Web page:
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LeMieux: The cycle of tragedy in Haiti

Hurricane Matthew landed a direct hit to the southern peninsula of Haiti, slamming the fragile country with 145 mph winds. The Haitian government reports that 546 people were killed and 438 injured. Outside sources peg the death toll closer to 1,000.

Although some progress has been made in the three weeks since the hurricane hit, recent news reports describe the situation as grave. To understand the sense of destruction, nine out of 10 homes in one region were damaged or destroyed. Hurricane Matthew also laid waste to Haiti's prime agricultural Grand'Anse region, which provides a thin lifeline of food to a nation of starving people. Successful efforts to grow trees in a country devastated by deforestation were set back decades as Hurricane Matthew struck reforested areas and wiped out large swathes of trees.

According to the Haitian government, 1.4 million people are in need of food assistance with 800,000 in dire need of food aid. To put this all in perspective, imagine a hurricane with a direct hit on Pinellas County leaving the vast majority of residents starving and 90 percent of their homes damaged or destroyed. To make matters worse, U.N. peacekeepers from Nepal, sent to assist after the earthquake in 2010, introduced a cholera epidemic to Haiti that has claimed more than 9,000 lives. A surge in cholera cases is feared in Matthew's aftermath.

Like the devastation New Orleans suffered from Hurricane Katrina, Haiti's tragedy is due to natural and human-amplified disasters. These disasters have been plentiful — from the catastrophic earthquake of 2010 to four hurricanes that hit the nation in 2008. According to Dr. Jeffrey Masters, director of meteorology for Weather Underground, natural disasters in Haiti are exacerbated by the deforestation that has stripped bare 98 percent of the trees. Haitians unable to afford fuel to cook with chop down trees to burn. Deforested mountains turn heavy rains turn into flooding and loose soil into mudslides. In 2004, Hurricane Jeanne killed 3,000 Haitians who drowned due to torrential flooding.

Unfortunately, these disasters follow a tragic pattern. After the natural disaster occurs, the recovery disaster follows: Aid goes undistributed, and funds are misspent or pocketed by Haitian officials. At the heart of the problem is the Haitian government. Its insistence on gatekeeping the distribution of aid favors political supporters, at best, and is outright corruption at worst. Recently the New York Times reported that only 20 percent of the food delivered to a coastal community ravaged by the hurricane may have been properly distributed. Frustrated with the Haitian government after the 2010 earthquake, many aid groups sought to deliver relief directly to the Haitian people.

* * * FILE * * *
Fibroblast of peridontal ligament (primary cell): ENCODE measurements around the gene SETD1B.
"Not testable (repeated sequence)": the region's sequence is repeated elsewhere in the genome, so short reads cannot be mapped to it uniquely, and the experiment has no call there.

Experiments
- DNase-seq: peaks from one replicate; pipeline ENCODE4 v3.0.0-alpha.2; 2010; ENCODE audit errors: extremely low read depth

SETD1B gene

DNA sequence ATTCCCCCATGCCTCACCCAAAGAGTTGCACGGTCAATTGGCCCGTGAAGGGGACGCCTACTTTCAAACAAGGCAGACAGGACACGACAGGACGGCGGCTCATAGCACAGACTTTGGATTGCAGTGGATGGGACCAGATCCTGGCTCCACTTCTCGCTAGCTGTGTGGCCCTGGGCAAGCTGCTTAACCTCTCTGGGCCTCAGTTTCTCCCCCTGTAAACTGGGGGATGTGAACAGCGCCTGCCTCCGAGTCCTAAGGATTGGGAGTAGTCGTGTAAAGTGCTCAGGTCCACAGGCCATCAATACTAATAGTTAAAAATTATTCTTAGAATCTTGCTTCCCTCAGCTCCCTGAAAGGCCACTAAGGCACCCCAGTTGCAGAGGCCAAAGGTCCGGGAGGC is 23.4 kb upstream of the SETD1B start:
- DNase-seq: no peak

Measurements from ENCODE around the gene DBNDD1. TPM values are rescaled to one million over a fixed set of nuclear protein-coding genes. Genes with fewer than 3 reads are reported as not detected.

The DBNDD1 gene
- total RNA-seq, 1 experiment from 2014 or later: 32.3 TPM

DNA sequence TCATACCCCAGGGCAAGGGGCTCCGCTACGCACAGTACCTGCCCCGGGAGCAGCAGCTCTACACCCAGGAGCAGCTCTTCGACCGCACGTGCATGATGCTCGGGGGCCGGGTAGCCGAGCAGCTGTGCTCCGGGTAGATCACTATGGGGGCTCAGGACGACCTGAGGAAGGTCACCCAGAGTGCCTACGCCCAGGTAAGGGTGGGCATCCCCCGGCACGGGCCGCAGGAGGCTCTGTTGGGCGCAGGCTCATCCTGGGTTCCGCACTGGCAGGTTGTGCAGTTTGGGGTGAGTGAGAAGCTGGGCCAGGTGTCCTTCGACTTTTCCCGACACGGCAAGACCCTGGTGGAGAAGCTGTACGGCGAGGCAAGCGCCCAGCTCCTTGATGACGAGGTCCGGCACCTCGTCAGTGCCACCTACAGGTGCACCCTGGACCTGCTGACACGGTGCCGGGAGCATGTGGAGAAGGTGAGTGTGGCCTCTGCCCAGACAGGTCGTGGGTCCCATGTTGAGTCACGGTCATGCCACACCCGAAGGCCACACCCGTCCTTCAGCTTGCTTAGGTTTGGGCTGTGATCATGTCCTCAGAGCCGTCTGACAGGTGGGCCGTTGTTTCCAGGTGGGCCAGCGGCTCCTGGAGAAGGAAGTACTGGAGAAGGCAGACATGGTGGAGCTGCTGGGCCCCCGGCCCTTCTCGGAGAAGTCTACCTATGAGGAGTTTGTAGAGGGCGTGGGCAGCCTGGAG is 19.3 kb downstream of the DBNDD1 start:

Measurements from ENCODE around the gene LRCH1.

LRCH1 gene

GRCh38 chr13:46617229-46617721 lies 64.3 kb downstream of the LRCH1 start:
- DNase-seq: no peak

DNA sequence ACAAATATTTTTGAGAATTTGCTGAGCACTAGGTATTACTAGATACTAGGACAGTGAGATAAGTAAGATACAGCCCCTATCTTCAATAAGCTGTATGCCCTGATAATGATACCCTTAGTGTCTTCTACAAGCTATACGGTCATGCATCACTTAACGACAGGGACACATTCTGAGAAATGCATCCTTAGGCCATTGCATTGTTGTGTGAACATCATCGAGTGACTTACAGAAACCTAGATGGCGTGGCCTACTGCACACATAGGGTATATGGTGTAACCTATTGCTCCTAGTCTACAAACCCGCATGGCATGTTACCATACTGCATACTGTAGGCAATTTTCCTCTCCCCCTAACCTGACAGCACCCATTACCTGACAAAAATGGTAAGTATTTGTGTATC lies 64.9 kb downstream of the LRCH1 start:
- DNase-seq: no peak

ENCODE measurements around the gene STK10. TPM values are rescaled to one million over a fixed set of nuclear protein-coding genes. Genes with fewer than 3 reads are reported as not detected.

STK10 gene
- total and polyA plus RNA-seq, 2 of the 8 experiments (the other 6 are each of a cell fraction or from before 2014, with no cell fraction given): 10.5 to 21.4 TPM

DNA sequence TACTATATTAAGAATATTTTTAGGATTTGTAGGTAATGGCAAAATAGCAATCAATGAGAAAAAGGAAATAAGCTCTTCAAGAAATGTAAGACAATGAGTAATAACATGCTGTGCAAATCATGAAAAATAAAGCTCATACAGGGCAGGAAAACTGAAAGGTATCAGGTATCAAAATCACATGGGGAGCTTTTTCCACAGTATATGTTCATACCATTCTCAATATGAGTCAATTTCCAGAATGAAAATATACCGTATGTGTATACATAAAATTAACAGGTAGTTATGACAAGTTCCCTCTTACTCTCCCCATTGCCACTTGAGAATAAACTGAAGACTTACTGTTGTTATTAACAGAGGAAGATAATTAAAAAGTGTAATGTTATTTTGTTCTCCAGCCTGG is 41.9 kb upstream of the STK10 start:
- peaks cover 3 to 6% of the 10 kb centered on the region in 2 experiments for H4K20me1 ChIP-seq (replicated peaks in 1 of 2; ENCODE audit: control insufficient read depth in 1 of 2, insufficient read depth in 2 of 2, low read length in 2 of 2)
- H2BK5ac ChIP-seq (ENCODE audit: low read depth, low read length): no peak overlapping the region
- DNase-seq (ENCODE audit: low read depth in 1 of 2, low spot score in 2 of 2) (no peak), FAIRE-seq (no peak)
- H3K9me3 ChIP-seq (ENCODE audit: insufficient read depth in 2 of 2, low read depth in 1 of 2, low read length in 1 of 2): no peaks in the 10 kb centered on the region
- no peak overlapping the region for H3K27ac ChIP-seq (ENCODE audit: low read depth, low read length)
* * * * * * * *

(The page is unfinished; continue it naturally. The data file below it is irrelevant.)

While serving in the U.S. Senate, I traveled to Haiti with a delegation of U.S. officials shortly after the 2010 earthquake. The capital, Port-au-Prince, was devastated. Among the rubble and ruin were the beautiful and resilient Haitian people, still smiling and always well-kept despite the ruinous conditions. Upon return to Washington, I wrote to President Barack Obama and urged him to nominate a special trustee who would have joint control along with the Haitian government of the relief effort to ensure the money donated by the U.S. government and the American people would be spent wisely. I suggested retired Secretary of State and former Gen. Colin Powell to serve in that role. Failure to insist on some mechanism of oversight and control of the Hurricane Matthew relief effort will only result in the same outcome — no real progress and another disaster in the coming years that will kill needless thousands.

So what lies next for Haiti and what should we as Americans do? As Floridians, and honorary members of the Caribbean, we have an obligation to help our brothers and sisters in need. The Haitian people are our neighbors. The driving distance between Key West and Pensacola is the same distance between Florida and Haiti. Accordingly, we should ensure aid gets to the Haitian people as soon as possible, and the U.S. military should assist in that effort. Second, the U.S. Department of Agriculture should assist Haitian farmers with their planting season that starts next month to ensure Haitians have food to eat next year. Third, reforestation efforts and resilient housing projects must be accelerated, and fuel oil should be provided to the Haitian people to keep newly planted forests from being chopped down. Finally, the United States should monitor and police disaster relief to ensure it is not being wasted or diverted.

The United States cannot solve every problem around the world. Our responsibility is first and foremost to our own people, but the Haitian people are our neighbors and we are too great of a nation to allow the cycle of tragedy to continue just miles from our shores.

George LeMieux served as a Republican U.S. senator, governor's chief of staff and deputy attorney general.

LeMieux: The cycle of tragedy in Haiti 10/27/16 [Last modified: Thursday, October 27, 2016 7:22pm]
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